void fun1 (void) __attribute__((constructor));


void fun1(int passedInValue)
{
    // carry out function here
    std::cout << "I was passed the value:" << passedInValue << std::endl;
}
void fun1(void)
{
    std::cout << "in fun1(void)\n";
    std::cout << "Use my value = " << usemyvalue<< std::endl;
    if (usemyvalue==1)
    {
        std::cout << "Using fun1(int) with a value!\n";
        fun1((int)myvalue);  // remember to cast as an int here
    }
    else
    {
        //normal fun1()code here
        std::cout << "No var passed!\n";
        std::cout << "Running standard non parametrised code!\n";
    }

}

#pragma startup fun1

int main()
{
    std::cout << "now running main function.\n";
    std::cout << "Hello World\n"; 
    return 0;
}

I suspect that the second method would also work with Borlands compiler but without access to it I cannot swear to that.

Hope this helps!

share|improve this answer
    
well thanks, so there is no normal way! +50 for efforts. –  joey rohan Oct 15 '13 at 13:15
    
Thanks:) glad I could help –  GMasucci Oct 17 '13 at 13:39
add comment

It is a Borland specific directive, still documented as well. It just lets you specify a function that runs before the main() function is entered. You normally use it for an initialization function. It is a small band-aid for the infamous "static initialization order fiasco" that C and C++ implementations suffer from. Not so sure it stops the bleeding, having to pick the priority number ought to get impractical when the program gets large.

Anyhoo, nothing you ought to use as a replacement of main(). Although I'd suspect you could make it work as long as you don't return from the function and call exit(). You can't use an argument of course, there's nothing meaningful that the CRT can pass. So overloads can't work either. Stick with main().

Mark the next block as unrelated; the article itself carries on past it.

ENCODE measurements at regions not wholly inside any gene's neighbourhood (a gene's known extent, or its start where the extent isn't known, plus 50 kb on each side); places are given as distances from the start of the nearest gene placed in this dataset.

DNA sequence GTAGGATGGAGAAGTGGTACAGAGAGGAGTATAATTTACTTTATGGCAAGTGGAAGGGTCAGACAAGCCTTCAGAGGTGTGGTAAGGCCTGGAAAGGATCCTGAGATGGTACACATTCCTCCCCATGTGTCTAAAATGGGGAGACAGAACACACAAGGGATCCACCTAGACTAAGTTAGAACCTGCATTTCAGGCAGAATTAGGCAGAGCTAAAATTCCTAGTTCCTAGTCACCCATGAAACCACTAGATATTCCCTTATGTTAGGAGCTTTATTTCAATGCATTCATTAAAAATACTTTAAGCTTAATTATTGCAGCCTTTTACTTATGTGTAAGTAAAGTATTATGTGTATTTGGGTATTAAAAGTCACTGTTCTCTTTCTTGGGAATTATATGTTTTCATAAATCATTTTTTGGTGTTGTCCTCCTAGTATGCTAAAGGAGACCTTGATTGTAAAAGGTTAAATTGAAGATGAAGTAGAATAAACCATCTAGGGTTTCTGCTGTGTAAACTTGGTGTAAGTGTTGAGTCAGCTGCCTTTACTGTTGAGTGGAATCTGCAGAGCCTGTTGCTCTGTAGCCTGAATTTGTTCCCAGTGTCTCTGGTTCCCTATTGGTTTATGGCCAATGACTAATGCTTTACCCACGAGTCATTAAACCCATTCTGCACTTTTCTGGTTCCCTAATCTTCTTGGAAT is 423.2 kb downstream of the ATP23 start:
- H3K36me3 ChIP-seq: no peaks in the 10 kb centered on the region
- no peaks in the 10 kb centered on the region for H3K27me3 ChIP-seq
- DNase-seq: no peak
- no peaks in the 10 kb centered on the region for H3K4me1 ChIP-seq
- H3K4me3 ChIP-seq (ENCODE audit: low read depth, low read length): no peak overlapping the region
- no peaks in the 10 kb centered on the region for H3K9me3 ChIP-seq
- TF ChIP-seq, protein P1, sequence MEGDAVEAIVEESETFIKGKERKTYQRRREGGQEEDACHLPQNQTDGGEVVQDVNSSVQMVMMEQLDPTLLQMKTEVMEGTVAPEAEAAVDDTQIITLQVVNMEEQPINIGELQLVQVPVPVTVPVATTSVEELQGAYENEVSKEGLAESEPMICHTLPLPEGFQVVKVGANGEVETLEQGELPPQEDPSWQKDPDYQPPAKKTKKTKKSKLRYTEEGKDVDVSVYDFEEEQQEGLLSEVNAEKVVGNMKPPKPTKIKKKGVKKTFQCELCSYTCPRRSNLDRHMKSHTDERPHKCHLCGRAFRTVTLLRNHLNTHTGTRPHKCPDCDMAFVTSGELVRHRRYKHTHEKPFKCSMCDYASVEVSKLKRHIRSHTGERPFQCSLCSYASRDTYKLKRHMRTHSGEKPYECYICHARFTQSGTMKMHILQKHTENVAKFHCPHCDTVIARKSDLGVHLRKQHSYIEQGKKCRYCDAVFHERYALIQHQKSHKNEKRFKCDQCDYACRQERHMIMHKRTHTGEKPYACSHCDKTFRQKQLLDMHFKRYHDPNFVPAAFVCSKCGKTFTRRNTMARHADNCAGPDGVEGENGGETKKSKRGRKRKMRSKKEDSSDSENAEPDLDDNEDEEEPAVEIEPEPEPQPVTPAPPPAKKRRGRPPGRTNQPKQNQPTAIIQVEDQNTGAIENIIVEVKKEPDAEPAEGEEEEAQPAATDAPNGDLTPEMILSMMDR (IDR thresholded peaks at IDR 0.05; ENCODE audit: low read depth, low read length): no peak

share|improve this answer
add comment

I can neither find any documentation on your compiler, nor use the compiler itself to check my guess. But from what I remember, #pragma startup takes function without arguments and returning void.

I would further guess that your code is not going to work if you leave only function taking int argument.

Disregarding that, I think it's not possible to pass an argument to function called in such a way.

As a solution I would propose you creating wrapper function, calling whatever function you would like with necessary arguments, like:

void start()
{
#pragma startup start
    fun1( global_var_name );
}
share|improve this answer
add comment

I'm not exactly sure I understand the restrictions, but how about simply defining another function with a different name to forward to the function you want?

void fun2() { fun1(42); }

#pragma startup fun2 100
share|improve this answer
    
Yes, it's one of the way.But I was looking for some specified format.:) –  joey rohan Oct 15 '13 at 13:13
add comment

Your Answer

 
discard

By posting your answer, you agree to the privacy policy and terms of service.

Not the answer you're looking for? Browse other questions tagged or ask your own question.